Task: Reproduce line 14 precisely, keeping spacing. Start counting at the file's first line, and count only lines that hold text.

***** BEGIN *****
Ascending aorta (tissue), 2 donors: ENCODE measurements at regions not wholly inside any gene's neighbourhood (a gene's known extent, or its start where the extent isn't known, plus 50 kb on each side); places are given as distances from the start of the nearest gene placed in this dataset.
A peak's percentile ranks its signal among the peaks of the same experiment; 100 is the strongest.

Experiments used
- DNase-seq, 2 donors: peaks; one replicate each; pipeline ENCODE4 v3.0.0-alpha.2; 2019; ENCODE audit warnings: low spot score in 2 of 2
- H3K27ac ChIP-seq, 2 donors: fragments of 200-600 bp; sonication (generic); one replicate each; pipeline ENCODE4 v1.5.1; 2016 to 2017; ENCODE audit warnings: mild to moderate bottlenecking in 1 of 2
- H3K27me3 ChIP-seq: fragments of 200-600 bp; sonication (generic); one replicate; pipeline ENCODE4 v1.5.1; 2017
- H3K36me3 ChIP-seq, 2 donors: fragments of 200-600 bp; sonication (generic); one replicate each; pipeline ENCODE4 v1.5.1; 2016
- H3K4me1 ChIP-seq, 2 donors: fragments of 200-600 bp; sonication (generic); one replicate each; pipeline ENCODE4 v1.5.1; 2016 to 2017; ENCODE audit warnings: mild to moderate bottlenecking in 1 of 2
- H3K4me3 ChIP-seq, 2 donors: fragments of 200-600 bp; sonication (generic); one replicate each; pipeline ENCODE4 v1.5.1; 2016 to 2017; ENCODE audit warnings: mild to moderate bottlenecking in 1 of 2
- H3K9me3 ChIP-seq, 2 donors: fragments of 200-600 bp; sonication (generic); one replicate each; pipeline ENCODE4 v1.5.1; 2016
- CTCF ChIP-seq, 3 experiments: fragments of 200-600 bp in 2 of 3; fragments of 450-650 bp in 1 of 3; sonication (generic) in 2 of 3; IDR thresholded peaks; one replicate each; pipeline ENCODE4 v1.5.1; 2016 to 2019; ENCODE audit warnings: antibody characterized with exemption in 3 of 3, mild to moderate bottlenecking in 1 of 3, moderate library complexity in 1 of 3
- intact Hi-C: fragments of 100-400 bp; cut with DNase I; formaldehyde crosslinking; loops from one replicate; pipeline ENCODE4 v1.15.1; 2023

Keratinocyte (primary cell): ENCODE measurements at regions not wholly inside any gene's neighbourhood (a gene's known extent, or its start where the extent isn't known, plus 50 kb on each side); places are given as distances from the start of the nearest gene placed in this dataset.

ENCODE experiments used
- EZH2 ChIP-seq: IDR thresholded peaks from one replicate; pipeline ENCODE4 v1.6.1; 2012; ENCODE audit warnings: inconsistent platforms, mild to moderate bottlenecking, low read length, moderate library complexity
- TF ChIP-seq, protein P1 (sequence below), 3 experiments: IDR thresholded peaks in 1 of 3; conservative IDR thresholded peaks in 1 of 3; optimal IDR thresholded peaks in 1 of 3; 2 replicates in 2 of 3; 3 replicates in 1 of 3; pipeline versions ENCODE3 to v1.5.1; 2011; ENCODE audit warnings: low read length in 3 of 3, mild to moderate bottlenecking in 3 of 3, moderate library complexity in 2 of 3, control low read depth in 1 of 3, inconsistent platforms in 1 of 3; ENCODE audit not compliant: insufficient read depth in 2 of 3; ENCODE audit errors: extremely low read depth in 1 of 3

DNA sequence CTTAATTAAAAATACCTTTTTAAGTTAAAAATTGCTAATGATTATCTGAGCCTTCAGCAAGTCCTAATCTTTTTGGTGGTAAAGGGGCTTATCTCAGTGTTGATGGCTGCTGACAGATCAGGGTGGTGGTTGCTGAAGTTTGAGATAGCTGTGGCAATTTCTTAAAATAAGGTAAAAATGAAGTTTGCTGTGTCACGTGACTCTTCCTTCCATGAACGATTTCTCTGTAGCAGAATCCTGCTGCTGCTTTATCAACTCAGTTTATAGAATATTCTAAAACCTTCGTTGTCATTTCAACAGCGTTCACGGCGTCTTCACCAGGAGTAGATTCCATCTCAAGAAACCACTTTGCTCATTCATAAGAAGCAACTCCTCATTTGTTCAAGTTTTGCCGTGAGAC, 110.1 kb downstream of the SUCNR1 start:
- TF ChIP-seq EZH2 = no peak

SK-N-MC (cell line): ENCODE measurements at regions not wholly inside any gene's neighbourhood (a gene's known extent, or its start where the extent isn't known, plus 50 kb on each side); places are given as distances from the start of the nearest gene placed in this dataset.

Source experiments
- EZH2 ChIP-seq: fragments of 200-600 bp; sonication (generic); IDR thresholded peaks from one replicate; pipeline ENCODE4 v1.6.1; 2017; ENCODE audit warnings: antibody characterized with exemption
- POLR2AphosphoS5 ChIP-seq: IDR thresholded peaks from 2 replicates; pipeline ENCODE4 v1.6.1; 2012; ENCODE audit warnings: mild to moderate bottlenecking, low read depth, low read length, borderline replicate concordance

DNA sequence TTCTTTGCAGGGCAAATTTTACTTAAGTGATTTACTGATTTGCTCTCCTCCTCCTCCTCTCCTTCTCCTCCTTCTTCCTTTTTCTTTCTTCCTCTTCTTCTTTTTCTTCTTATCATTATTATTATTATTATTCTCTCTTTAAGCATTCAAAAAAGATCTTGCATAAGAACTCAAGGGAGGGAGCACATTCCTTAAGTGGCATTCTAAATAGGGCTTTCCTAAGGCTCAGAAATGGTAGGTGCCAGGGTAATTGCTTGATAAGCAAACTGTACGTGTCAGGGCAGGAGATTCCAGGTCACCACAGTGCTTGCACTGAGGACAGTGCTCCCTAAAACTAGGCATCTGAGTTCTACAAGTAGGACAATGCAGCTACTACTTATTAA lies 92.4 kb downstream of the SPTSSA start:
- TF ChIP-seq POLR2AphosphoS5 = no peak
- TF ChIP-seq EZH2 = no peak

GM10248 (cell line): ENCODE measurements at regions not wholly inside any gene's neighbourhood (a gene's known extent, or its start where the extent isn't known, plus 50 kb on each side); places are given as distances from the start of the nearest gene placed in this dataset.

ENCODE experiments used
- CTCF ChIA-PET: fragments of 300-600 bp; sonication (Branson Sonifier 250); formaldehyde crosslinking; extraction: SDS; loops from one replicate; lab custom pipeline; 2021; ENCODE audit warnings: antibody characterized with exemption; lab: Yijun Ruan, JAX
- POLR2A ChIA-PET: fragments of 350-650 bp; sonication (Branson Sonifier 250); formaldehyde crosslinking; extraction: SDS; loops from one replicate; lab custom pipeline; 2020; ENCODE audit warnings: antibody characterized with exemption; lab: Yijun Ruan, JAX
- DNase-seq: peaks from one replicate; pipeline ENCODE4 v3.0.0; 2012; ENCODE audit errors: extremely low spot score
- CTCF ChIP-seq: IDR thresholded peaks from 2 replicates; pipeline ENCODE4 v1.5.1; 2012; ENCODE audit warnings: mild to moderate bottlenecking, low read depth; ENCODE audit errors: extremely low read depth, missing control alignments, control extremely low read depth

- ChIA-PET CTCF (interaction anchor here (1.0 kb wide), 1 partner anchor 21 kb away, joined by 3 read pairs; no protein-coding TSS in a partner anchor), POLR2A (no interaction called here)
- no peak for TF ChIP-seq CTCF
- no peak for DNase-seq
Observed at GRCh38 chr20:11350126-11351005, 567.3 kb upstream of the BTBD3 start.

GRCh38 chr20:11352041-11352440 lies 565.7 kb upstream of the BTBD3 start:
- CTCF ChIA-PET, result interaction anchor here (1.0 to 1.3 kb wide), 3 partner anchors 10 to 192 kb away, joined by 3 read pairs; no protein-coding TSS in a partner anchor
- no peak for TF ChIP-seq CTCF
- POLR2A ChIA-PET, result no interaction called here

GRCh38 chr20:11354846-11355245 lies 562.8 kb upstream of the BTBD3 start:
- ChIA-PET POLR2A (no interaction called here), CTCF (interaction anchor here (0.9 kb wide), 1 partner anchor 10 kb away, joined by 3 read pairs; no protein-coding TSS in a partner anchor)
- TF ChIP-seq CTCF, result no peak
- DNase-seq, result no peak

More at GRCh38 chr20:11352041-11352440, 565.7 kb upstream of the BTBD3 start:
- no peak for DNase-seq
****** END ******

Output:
ENCODE experiments used